Figure 6Color maps of a sky image including halos.


The lines in the color maps are regression lines for the distributions of color in each space. From the slope of the B vs. R regression line, it can be expected that autoBR with a higher slope would be more effective than the BR method with a slope of 1.0. Blue minus green is a variation in BR processing (Juutilainen2015) and will be effective when the slope of the regression line in the B vs. G space is close to 1.0.

Figures 7 and 8 show partial color maps and their regression lines for the areas indicated by box lines. The partial color maps, corresponding to the red and yellow boxes, are superimposed on the full color maps shown in dimmed colors.

Figure 7 shows the color maps and regression lines for areas without halos. These maps are thinner and more linear than the full map. This means that the blue of the sky, whiteness of the light, and shadow of the clouds are also uniform in these small areas. The slopes of the regression lines for the red and yellow boxes are clearly different from each other, especially in the B vs. R space. As a result, the optimal parameters for reducing cloud contrast vary from region to region.

Figure 7Color maps of areas without halos in the sky image: color maps for the red box are shown in the left column, and those for the yellow box are shown in the right column.


Figure 8 shows the color maps of the areas with halos. The red box contains a left parhelion, and the yellow box contains part of a circumzenithal arc. Notably, the loop part of the color map seems to correspond to the parhelion. Also note that there is a bump in the lower part of the B vs. R color map, indicating the red color of the circumzenithal arc. Such features are less significant in the G vs. B space and somewhat difficult to distinguish in the R vs. G space.

Figure 8Color maps of areas with halos in the sky image: color maps for the red box, including a parhelion, are shown in the left column, and those for the yellow box, including a circumzenithal arc, are shown in the right column.


Color maps for other halo display images have similar characteristics, which supports the validity of the sky-color model shown in Fig. 5.

5 Sky-color regression algorithm

The color maps explained in the previous section suggest that an algorithm can be revised for reducing cloud contrast by adjusting the parameters according to the slope of the regression line. The maps also suggest that the parameters should be adjusted locally rather than using one set of parameters for all areas of an image. Based on these observations, a new algorithm called “sky-color regression” is constructed.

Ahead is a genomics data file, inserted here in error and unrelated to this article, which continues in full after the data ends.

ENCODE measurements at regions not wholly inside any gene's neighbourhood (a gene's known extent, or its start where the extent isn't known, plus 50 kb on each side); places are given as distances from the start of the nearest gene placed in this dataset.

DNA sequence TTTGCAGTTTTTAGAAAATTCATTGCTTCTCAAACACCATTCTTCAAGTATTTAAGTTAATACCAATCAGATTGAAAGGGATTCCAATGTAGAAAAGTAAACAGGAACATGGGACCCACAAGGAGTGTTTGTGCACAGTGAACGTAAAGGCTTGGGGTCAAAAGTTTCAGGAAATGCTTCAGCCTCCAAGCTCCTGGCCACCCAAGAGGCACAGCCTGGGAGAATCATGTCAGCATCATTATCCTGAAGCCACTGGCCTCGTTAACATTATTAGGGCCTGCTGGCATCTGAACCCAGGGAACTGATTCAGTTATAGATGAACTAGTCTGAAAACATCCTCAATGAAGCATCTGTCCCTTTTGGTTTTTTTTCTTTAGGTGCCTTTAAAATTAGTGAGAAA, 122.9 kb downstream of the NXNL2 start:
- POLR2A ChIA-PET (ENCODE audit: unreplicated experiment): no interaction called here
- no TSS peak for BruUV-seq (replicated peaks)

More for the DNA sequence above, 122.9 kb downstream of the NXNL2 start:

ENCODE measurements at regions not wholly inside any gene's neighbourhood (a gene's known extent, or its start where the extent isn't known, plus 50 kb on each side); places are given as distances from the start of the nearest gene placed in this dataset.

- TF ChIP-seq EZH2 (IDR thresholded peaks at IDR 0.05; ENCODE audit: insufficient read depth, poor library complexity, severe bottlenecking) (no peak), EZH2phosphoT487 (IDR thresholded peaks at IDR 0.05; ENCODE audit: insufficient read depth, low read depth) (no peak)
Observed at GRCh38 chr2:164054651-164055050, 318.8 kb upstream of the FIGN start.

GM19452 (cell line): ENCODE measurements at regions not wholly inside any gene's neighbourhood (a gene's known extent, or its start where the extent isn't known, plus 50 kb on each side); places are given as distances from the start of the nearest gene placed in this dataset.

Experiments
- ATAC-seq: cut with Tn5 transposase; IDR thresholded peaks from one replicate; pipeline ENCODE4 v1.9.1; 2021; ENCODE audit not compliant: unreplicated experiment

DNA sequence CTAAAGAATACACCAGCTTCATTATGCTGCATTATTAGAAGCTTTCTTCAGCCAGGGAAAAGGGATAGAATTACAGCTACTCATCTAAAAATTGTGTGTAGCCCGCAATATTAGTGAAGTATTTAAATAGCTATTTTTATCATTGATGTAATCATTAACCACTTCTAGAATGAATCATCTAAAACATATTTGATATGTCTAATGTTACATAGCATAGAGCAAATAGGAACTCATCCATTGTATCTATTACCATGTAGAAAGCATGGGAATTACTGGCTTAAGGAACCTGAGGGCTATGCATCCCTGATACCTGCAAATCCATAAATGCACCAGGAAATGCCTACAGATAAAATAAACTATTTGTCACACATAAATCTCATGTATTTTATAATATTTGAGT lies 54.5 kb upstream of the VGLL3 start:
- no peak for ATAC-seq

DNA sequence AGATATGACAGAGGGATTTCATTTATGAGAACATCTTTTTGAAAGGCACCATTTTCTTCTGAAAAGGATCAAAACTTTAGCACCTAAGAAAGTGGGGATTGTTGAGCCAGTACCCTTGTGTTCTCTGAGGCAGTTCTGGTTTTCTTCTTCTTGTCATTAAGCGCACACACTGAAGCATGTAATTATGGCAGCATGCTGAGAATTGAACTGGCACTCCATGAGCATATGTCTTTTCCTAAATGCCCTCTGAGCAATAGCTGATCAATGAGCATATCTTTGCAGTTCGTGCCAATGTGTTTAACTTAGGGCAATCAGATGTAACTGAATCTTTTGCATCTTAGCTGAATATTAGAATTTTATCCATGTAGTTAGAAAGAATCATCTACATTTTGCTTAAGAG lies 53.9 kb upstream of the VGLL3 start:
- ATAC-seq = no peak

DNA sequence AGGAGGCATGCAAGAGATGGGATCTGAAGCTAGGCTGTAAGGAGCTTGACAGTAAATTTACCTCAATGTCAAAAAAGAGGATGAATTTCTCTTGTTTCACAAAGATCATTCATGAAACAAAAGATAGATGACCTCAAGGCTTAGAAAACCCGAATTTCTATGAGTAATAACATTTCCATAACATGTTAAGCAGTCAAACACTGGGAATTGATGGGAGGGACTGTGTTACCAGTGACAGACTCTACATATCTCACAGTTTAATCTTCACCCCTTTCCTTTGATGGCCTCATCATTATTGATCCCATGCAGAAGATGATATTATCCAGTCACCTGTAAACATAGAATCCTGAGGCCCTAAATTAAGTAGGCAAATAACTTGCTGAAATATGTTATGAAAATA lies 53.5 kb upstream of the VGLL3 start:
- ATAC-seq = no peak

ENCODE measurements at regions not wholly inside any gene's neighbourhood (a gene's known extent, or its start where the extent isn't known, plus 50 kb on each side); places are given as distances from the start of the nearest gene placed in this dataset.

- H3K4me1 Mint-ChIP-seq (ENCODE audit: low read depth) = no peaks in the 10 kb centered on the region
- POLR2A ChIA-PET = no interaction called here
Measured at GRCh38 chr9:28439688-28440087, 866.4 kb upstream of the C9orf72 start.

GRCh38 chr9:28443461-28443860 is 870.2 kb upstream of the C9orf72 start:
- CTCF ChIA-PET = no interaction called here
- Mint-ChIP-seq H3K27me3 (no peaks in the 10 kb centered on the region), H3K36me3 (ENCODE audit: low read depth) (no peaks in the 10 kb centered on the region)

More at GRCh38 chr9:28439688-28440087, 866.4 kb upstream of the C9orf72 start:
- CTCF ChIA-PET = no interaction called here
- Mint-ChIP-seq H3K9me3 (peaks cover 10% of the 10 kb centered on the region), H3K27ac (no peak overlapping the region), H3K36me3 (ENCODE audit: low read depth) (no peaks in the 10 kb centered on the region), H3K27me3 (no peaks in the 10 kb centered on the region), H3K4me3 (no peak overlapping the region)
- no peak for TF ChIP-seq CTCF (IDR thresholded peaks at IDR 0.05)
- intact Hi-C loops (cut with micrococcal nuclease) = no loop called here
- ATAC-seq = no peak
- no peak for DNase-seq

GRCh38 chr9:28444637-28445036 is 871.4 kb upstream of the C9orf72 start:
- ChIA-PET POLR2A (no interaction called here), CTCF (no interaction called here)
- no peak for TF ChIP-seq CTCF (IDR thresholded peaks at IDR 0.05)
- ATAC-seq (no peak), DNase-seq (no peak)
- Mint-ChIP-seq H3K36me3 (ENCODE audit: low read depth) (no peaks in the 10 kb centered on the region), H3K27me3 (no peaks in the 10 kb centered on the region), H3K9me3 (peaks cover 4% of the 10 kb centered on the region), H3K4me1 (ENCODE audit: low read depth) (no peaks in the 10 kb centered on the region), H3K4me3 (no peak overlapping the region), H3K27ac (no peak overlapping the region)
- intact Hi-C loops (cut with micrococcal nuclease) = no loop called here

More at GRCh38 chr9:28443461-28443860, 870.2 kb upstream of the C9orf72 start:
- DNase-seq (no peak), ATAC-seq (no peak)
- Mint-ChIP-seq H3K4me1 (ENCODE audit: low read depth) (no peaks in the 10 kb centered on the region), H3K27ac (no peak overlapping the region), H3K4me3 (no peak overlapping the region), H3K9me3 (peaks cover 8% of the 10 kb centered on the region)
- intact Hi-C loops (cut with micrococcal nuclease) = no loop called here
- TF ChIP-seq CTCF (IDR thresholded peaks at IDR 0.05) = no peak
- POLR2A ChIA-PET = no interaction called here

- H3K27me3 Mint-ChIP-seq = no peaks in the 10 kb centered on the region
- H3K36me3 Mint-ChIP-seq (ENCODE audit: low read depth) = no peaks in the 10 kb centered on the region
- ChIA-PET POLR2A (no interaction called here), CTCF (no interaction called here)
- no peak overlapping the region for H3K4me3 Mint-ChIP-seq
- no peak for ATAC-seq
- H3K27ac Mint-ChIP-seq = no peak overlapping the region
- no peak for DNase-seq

5.1 Regression-based processing

Let ωBR, ωRG, and ωGB denote the slopes of the regression lines in B vs. R, R vs. G, and G vs. B spaces. Herein, a transformation from the RGB color to grayscale is considered as follows:

(4) I = α 1 ω BR B - R + α 2 ω RG ω GB G + β .

For this study, the following conditions were set for the new algorithm: α1=2.5 and α2=1.0. However, it has not yet been discussed how the green channel affects the sky color; therefore, the values were explored heuristically. A value of β was set as in autoBR, i.e., the average of I should be 128. This process is called “regression-based processing”.

Figure 9 shows the images processed with autoBR and regression-based processing. When regression-based processing is applied to the entire image, clouds around the circumzenithal arc are reduced more than that achieved with autoBR, although the former method seemed to be less effective for the other areas. When regression-based processing was applied to a part of the image, clouds in the part were effectively reduced, and the brightness was also adjusted accordingly.

Figure 9Comparison of regression-based processing with autoBR.


5.2 Local adaptive processing

If the area to calculate the regression line is too small, the accuracy of the line will worsen. However, if the area is too large, the locality will deteriorate. Assuming a wide-angle image such as the photos shown in this paper, the default value was set to one-sixth of the long side of an image.